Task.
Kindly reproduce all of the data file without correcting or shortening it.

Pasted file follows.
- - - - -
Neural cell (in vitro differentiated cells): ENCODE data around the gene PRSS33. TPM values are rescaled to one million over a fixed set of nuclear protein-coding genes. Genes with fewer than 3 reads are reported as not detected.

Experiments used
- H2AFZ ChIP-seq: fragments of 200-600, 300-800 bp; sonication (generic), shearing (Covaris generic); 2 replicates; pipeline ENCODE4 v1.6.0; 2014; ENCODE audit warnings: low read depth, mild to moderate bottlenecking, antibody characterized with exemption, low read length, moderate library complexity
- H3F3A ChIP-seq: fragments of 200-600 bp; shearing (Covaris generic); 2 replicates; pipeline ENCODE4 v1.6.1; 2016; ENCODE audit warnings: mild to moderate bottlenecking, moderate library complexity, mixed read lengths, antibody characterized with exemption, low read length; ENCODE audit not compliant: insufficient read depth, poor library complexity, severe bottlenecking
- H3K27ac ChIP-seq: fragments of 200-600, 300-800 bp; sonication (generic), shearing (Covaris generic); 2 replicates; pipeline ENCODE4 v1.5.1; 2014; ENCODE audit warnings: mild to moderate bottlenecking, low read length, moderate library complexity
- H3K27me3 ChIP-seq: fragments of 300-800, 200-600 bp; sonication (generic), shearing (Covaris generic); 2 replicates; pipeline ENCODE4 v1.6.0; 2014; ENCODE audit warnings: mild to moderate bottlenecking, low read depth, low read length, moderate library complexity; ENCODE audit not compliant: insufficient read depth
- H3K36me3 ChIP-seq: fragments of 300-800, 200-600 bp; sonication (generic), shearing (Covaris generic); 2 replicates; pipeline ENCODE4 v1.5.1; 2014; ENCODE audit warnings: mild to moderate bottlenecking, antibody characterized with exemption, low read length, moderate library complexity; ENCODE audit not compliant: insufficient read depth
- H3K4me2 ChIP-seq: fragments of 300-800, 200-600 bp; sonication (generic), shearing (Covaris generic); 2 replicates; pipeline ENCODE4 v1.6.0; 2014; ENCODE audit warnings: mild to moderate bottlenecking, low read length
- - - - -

Neural cell (in vitro differentiated cells): ENCODE data around the gene PRSS33. TPM values are rescaled to one million over a fixed set of nuclear protein-coding genes. Genes with fewer than 3 reads are reported as not detected.

Experiments used
- H2AFZ ChIP-seq: fragments of 200-600, 300-800 bp; sonication (generic), shearing (Covaris generic); 2 replicates; pipeline ENCODE4 v1.6.0; 2014; ENCODE audit warnings: low read depth, mild to moderate bottlenecking, antibody characterized with exemption, low read length, moderate library complexity
- H3F3A ChIP-seq: fragments of 200-600 bp; shearing (Covaris generic); 2 replicates; pipeline ENCODE4 v1.6.1; 2016; ENCODE audit warnings: mild to moderate bottlenecking, moderate library complexity, mixed read lengths, antibody characterized with exemption, low read length; ENCODE audit not compliant: insufficient read depth, poor library complexity, severe bottlenecking
- H3K27ac ChIP-seq: fragments of 200-600, 300-800 bp; sonication (generic), shearing (Covaris generic); 2 replicates; pipeline ENCODE4 v1.5.1; 2014; ENCODE audit warnings: mild to moderate bottlenecking, low read length, moderate library complexity
- H3K27me3 ChIP-seq: fragments of 300-800, 200-600 bp; sonication (generic), shearing (Covaris generic); 2 replicates; pipeline ENCODE4 v1.6.0; 2014; ENCODE audit warnings: mild to moderate bottlenecking, low read depth, low read length, moderate library complexity; ENCODE audit not compliant: insufficient read depth
- H3K36me3 ChIP-seq: fragments of 300-800, 200-600 bp; sonication (generic), shearing (Covaris generic); 2 replicates; pipeline ENCODE4 v1.5.1; 2014; ENCODE audit warnings: mild to moderate bottlenecking, antibody characterized with exemption, low read length, moderate library complexity; ENCODE audit not compliant: insufficient read depth
- H3K4me2 ChIP-seq: fragments of 300-800, 200-600 bp; sonication (generic), shearing (Covaris generic); 2 replicates; pipeline ENCODE4 v1.6.0; 2014; ENCODE audit warnings: mild to moderate bottlenecking, low read length